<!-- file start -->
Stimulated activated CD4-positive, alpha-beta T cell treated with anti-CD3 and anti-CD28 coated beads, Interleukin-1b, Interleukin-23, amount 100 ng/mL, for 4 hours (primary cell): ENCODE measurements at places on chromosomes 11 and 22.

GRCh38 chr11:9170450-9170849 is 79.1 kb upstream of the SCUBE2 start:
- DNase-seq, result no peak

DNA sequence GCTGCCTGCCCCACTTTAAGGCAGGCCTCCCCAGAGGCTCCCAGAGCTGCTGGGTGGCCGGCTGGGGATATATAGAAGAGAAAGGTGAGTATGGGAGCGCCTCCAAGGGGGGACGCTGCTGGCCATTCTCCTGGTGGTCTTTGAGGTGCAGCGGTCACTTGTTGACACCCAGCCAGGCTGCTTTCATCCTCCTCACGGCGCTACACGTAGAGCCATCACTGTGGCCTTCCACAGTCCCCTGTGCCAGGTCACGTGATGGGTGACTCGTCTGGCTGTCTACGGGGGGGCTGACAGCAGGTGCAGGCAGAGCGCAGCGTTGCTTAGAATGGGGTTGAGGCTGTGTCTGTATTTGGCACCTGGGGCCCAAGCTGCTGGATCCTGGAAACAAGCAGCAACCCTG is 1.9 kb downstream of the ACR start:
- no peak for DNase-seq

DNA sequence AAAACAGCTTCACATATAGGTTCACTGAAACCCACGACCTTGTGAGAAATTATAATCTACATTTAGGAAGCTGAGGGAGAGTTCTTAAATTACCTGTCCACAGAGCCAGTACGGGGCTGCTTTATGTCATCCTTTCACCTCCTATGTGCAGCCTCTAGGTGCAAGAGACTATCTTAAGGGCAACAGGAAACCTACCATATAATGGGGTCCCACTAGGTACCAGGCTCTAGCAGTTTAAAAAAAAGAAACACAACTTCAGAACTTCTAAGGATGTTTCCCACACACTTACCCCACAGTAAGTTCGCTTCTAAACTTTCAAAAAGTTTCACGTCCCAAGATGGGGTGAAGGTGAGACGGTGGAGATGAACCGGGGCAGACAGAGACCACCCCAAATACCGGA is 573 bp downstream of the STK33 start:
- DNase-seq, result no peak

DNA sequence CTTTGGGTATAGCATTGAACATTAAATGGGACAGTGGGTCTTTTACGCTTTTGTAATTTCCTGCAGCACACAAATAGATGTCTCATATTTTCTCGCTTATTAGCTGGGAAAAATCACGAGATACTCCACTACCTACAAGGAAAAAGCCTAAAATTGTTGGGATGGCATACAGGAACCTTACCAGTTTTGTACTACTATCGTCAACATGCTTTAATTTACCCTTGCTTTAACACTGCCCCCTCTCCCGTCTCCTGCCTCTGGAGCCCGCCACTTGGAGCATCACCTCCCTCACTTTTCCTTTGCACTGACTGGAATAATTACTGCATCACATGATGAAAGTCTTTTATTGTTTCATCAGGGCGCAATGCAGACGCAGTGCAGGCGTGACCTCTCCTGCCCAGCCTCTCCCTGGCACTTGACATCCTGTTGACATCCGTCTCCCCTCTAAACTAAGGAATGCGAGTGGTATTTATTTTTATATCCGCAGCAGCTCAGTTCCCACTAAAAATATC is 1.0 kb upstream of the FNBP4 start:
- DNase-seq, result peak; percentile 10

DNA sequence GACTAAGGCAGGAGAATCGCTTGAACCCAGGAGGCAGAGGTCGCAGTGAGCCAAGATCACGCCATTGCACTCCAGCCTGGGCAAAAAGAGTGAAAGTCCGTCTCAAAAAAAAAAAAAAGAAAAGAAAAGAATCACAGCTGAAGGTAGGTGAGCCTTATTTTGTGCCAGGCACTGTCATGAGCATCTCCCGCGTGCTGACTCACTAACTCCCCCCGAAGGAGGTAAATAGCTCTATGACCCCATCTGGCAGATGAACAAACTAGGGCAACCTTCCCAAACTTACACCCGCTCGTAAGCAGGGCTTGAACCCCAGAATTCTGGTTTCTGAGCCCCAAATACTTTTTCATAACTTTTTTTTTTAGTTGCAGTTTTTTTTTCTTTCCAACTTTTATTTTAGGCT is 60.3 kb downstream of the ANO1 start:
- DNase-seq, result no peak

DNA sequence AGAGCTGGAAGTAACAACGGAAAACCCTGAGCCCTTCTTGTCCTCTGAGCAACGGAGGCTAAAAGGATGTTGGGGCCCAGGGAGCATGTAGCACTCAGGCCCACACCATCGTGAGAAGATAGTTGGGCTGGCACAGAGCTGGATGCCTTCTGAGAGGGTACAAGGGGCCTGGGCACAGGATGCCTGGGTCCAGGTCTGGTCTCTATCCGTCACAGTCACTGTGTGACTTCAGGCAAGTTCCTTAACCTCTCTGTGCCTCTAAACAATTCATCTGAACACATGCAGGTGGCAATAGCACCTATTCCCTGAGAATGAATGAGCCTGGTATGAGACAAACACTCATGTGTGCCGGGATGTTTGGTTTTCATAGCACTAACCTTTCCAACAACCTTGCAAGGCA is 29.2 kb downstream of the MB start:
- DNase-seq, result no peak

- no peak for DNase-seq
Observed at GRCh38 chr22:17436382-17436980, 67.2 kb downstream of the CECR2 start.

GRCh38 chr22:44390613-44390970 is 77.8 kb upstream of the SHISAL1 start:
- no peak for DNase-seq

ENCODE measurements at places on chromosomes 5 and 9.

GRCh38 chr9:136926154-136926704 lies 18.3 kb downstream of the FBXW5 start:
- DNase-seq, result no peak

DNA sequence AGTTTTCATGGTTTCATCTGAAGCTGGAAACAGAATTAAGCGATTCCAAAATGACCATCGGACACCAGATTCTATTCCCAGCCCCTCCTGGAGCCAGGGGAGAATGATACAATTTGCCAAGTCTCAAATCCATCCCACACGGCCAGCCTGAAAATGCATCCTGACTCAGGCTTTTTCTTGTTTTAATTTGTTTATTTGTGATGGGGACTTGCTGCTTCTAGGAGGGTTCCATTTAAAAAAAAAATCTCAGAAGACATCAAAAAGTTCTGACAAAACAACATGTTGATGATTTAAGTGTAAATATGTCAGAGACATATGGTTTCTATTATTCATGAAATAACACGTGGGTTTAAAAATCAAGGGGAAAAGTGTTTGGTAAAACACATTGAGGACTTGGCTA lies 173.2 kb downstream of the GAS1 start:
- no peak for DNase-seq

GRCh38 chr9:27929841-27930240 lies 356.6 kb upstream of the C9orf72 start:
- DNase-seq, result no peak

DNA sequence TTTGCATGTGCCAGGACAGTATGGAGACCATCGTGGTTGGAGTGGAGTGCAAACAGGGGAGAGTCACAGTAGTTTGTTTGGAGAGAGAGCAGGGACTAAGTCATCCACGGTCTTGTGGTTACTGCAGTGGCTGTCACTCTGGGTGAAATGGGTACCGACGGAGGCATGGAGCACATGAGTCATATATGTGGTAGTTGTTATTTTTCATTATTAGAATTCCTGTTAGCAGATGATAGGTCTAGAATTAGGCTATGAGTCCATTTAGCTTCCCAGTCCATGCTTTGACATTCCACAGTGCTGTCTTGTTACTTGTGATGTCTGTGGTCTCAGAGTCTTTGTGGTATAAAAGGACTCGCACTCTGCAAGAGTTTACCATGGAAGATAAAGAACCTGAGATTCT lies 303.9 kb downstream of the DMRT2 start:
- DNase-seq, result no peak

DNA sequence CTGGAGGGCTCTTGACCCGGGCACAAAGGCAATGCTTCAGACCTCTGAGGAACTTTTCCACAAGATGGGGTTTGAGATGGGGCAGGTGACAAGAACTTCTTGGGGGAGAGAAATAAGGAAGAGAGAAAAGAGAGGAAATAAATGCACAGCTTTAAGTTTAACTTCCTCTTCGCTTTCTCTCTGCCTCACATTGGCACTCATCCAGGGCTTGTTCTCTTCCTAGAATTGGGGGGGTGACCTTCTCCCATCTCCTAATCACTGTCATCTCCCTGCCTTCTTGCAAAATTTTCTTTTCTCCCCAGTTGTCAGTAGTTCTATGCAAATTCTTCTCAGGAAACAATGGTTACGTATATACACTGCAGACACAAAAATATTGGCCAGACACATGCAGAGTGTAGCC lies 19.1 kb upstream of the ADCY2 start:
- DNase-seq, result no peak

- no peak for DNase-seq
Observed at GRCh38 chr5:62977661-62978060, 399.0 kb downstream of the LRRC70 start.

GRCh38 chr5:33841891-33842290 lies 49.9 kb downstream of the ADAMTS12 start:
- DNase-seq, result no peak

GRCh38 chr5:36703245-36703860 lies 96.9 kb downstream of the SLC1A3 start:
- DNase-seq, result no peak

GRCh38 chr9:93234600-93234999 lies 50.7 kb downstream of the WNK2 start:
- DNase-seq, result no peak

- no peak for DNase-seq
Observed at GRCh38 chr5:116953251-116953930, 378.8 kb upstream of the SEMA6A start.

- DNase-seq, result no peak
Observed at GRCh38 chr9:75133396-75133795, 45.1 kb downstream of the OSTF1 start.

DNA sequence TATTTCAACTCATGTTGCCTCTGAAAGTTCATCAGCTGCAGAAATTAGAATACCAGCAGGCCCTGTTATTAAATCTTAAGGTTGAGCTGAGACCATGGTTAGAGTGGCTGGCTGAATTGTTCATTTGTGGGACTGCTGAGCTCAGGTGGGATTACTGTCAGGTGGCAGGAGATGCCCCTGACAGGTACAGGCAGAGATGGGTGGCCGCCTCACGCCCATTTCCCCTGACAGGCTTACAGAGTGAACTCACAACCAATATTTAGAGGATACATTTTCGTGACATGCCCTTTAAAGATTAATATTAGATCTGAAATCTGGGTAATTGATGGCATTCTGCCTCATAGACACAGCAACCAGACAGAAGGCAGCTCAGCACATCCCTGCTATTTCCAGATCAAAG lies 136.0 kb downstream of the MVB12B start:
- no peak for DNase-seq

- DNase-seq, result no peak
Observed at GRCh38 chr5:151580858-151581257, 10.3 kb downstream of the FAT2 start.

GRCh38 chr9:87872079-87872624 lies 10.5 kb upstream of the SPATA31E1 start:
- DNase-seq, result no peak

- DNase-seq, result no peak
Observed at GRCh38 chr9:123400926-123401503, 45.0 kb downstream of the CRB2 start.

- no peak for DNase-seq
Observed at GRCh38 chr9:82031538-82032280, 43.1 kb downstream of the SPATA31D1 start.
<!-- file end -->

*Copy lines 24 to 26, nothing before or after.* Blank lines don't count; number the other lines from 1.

- DNase-seq, result no peak

DNA sequence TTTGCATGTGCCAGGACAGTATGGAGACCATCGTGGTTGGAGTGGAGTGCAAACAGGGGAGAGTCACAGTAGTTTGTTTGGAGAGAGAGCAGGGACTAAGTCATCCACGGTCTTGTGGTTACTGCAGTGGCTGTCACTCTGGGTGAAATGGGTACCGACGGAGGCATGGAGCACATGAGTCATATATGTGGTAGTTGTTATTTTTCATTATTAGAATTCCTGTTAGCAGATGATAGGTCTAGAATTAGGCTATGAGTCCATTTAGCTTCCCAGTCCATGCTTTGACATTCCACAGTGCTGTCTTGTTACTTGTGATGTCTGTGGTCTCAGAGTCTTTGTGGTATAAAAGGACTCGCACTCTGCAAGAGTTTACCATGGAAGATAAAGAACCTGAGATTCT lies 303.9 kb downstream of the DMRT2 start:
- DNase-seq, result no peak